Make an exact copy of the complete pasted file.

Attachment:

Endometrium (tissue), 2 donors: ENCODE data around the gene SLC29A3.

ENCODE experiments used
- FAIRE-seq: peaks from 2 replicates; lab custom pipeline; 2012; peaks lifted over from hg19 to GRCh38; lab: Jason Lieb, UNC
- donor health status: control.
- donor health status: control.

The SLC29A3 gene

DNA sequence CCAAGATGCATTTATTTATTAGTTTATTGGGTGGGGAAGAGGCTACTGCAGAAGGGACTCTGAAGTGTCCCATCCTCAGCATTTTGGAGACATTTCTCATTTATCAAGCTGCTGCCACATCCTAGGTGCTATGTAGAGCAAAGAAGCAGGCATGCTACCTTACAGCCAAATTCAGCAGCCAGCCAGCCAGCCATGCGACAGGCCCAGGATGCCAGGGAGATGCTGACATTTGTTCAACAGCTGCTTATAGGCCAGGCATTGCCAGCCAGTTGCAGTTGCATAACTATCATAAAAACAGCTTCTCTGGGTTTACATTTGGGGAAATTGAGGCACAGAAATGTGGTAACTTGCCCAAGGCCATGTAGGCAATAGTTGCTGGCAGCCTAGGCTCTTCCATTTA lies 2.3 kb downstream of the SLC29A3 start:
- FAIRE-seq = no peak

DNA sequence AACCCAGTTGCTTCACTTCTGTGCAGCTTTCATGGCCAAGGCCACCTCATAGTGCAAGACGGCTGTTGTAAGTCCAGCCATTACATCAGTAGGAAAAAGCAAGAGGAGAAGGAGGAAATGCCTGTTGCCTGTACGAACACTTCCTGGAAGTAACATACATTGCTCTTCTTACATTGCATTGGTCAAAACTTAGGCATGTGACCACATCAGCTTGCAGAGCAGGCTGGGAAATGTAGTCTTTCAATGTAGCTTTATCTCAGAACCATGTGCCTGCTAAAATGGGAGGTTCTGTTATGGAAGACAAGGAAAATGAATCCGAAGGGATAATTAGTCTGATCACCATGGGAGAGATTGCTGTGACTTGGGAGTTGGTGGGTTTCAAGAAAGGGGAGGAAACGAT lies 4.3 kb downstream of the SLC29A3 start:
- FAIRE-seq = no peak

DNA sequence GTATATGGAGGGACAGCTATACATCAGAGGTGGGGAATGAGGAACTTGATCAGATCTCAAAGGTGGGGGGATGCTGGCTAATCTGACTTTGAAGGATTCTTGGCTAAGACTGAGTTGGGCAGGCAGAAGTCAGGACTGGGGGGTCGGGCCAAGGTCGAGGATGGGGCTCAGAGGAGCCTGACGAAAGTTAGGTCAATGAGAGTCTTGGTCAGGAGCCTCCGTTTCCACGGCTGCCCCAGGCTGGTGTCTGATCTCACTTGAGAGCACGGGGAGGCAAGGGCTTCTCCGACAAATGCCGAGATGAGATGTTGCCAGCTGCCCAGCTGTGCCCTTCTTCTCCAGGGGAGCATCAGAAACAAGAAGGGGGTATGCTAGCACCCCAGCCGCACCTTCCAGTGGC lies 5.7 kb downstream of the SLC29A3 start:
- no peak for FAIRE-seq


Endometrium (tissue), 2 donors: ENCODE data around the gene SLC29A3.

ENCODE experiments used
- FAIRE-seq: peaks from 2 replicates; lab custom pipeline; 2012; peaks lifted over from hg19 to GRCh38; lab: Jason Lieb, UNC
- donor health status: control.
- donor health status: control.

The SLC29A3 gene

DNA sequence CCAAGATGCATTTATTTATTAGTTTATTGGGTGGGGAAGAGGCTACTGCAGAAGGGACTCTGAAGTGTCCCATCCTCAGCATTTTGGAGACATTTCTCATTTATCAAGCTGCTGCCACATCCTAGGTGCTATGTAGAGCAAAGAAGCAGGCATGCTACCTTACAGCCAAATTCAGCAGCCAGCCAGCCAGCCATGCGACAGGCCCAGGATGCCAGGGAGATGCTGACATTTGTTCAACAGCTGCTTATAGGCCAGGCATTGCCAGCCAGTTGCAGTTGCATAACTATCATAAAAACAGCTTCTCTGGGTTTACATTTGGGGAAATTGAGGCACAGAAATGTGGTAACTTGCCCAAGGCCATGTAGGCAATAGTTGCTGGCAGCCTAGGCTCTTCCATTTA lies 2.3 kb downstream of the SLC29A3 start:
- FAIRE-seq = no peak

DNA sequence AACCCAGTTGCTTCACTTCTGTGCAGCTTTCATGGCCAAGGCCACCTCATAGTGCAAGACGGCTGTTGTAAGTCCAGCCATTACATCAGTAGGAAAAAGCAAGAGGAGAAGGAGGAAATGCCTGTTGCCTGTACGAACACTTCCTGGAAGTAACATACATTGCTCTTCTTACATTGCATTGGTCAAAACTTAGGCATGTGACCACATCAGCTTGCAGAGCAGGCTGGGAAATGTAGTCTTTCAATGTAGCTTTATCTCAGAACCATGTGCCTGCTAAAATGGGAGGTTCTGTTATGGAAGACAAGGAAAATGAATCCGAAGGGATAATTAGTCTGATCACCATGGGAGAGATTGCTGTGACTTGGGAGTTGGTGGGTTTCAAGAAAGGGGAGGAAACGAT lies 4.3 kb downstream of the SLC29A3 start:
- FAIRE-seq = no peak

DNA sequence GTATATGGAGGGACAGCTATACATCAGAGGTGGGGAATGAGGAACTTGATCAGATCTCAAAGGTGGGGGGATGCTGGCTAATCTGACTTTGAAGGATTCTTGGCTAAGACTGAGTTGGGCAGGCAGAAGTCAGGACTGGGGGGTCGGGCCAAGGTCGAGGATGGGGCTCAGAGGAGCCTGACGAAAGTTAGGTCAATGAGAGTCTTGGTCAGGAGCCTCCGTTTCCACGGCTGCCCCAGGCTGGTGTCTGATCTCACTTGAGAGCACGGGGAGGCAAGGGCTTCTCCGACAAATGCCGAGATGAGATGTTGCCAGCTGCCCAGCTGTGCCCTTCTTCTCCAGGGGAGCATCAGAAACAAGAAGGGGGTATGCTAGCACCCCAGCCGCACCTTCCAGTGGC lies 5.7 kb downstream of the SLC29A3 start:
- no peak for FAIRE-seq